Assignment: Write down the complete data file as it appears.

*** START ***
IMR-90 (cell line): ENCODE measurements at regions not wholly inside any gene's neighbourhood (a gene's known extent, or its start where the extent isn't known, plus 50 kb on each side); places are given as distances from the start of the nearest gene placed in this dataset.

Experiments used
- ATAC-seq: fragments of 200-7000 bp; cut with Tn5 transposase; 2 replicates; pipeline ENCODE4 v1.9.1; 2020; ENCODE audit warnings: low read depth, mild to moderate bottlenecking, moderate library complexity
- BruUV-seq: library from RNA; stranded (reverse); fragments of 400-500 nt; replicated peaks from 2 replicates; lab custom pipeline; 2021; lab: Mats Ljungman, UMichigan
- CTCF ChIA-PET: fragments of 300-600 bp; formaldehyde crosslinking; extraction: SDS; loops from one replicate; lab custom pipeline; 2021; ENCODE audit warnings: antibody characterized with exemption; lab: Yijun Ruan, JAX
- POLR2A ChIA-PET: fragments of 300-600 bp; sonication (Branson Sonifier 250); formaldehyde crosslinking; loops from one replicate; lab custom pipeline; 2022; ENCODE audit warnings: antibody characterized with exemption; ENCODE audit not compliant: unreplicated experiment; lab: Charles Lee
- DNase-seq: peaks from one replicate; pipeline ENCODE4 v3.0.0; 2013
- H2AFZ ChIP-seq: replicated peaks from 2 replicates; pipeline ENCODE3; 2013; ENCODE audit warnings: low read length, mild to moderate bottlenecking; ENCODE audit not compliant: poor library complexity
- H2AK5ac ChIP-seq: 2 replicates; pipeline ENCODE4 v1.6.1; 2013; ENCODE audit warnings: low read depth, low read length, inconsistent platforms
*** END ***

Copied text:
IMR-90 (cell line): ENCODE measurements at regions not wholly inside any gene's neighbourhood (a gene's known extent, or its start where the extent isn't known, plus 50 kb on each side); places are given as distances from the start of the nearest gene placed in this dataset.

Experiments used
- ATAC-seq: fragments of 200-7000 bp; cut with Tn5 transposase; 2 replicates; pipeline ENCODE4 v1.9.1; 2020; ENCODE audit warnings: low read depth, mild to moderate bottlenecking, moderate library complexity
- BruUV-seq: library from RNA; stranded (reverse); fragments of 400-500 nt; replicated peaks from 2 replicates; lab custom pipeline; 2021; lab: Mats Ljungman, UMichigan
- CTCF ChIA-PET: fragments of 300-600 bp; formaldehyde crosslinking; extraction: SDS; loops from one replicate; lab custom pipeline; 2021; ENCODE audit warnings: antibody characterized with exemption; lab: Yijun Ruan, JAX
- POLR2A ChIA-PET: fragments of 300-600 bp; sonication (Branson Sonifier 250); formaldehyde crosslinking; loops from one replicate; lab custom pipeline; 2022; ENCODE audit warnings: antibody characterized with exemption; ENCODE audit not compliant: unreplicated experiment; lab: Charles Lee
- DNase-seq: peaks from one replicate; pipeline ENCODE4 v3.0.0; 2013
- H2AFZ ChIP-seq: replicated peaks from 2 replicates; pipeline ENCODE3; 2013; ENCODE audit warnings: low read length, mild to moderate bottlenecking; ENCODE audit not compliant: poor library complexity
- H2AK5ac ChIP-seq: 2 replicates; pipeline ENCODE4 v1.6.1; 2013; ENCODE audit warnings: low read depth, low read length, inconsistent platforms